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For an adult child, filing a lawsuit over the wrongful death of a parent can be a tricky matter.
Generally, surviving members of a victim's family can sue for wrongful death when the victim dies from the negligence or misconduct of another.
But because of the way damages are calculated, recovery for a parent's wrongful death can get complicated when adult children file suit. Here's why:
The vast majority of wrongful death suits are filed by immediate family members such as spouses, parents, and children.
Some states have laws that specify exactly who can file a wrongful death suit and limit it to those people listed. But others allow a more pragmatic approach. That would permit non-traditional families or large extended families to file wrongful death suits as well.
For adult children, the more pressing issue is the way wrongful death damages are calculated.
Wrongful death claims are designed to help plaintiffs deal with current and future financial losses resulting from the victim's death. To win a wrongful death suit, surviving relatives must demonstrate they suffered a cognizable monetary injury as a result of their loved one's passing.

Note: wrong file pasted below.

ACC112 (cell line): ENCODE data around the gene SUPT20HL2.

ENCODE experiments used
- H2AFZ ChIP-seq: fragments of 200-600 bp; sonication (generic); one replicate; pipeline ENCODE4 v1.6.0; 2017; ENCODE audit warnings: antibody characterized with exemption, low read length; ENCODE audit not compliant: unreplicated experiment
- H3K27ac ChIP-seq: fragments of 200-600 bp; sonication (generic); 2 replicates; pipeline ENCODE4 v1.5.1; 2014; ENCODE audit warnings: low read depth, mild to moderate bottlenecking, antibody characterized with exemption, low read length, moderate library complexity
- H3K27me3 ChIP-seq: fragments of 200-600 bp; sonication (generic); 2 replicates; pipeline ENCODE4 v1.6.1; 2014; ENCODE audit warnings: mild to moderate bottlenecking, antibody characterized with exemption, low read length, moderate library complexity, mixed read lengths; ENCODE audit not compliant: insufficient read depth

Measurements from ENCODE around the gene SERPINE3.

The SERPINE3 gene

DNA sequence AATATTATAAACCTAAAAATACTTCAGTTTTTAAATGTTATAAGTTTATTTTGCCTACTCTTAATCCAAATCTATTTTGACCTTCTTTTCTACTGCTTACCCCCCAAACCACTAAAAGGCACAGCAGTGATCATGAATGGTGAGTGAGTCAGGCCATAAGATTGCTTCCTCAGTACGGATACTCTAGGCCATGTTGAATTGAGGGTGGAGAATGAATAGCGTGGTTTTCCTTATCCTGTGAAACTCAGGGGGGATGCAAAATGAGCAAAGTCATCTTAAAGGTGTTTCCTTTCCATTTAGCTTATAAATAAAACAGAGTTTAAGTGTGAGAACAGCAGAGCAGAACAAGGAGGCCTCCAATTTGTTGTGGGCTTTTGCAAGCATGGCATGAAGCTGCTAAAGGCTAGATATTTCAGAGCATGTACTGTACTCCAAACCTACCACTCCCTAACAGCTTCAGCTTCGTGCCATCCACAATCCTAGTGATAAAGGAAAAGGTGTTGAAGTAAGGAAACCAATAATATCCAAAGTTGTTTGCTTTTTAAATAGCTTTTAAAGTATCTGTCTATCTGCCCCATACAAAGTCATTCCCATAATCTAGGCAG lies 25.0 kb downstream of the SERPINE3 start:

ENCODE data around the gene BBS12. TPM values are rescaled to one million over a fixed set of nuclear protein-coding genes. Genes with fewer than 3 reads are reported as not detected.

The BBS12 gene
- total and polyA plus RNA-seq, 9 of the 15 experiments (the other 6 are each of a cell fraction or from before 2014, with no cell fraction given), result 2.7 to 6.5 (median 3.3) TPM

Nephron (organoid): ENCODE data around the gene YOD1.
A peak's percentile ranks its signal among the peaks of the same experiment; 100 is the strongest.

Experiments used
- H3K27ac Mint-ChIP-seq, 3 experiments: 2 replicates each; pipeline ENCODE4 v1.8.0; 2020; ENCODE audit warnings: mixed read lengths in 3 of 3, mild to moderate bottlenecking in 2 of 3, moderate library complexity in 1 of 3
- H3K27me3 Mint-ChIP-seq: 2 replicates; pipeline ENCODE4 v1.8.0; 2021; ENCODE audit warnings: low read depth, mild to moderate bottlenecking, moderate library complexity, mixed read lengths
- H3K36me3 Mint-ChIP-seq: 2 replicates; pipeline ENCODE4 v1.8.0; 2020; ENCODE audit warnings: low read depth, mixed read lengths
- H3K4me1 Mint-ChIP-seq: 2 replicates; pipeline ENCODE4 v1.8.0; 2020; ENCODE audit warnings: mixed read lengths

That can be a difficult burden to meet for adult children who are no longer financially dependent on their parents. That being said, adult children might be able to recover damages for the loss of his or her relationship with the parent.
Because the surviving spouse typically has a stronger wrongful death claim, a better option might be to split the surviving spouse's wrongful death damages with the children. Depending on state law, each adult child may have a right to equally share in the recovery that results from a wrongful death claim.
But that's not the rule of thumb in every state. For example, a Wisconsin appeals court ruled in 2012 that a surviving spouse cannot pass ownership of a wrongful death claim to a decedent's adult children. In addition, the court ruled the state's wrongful death statute bars a decedent's adult children from recovering for loss of society and companionship if the wrongful death claim belongs to a surviving spouse, The State Bar of Wisconsin reports.
Because the state rules vary significantly when it comes to adult children and wrongful death lawsuits, you'll want to consult an experienced wrongful death attorney in your area for additional guidance.
Meeting with a lawyer can help you understand your options and how to best protect your rights. Visit our attorney directory to find a lawyer near you who can help.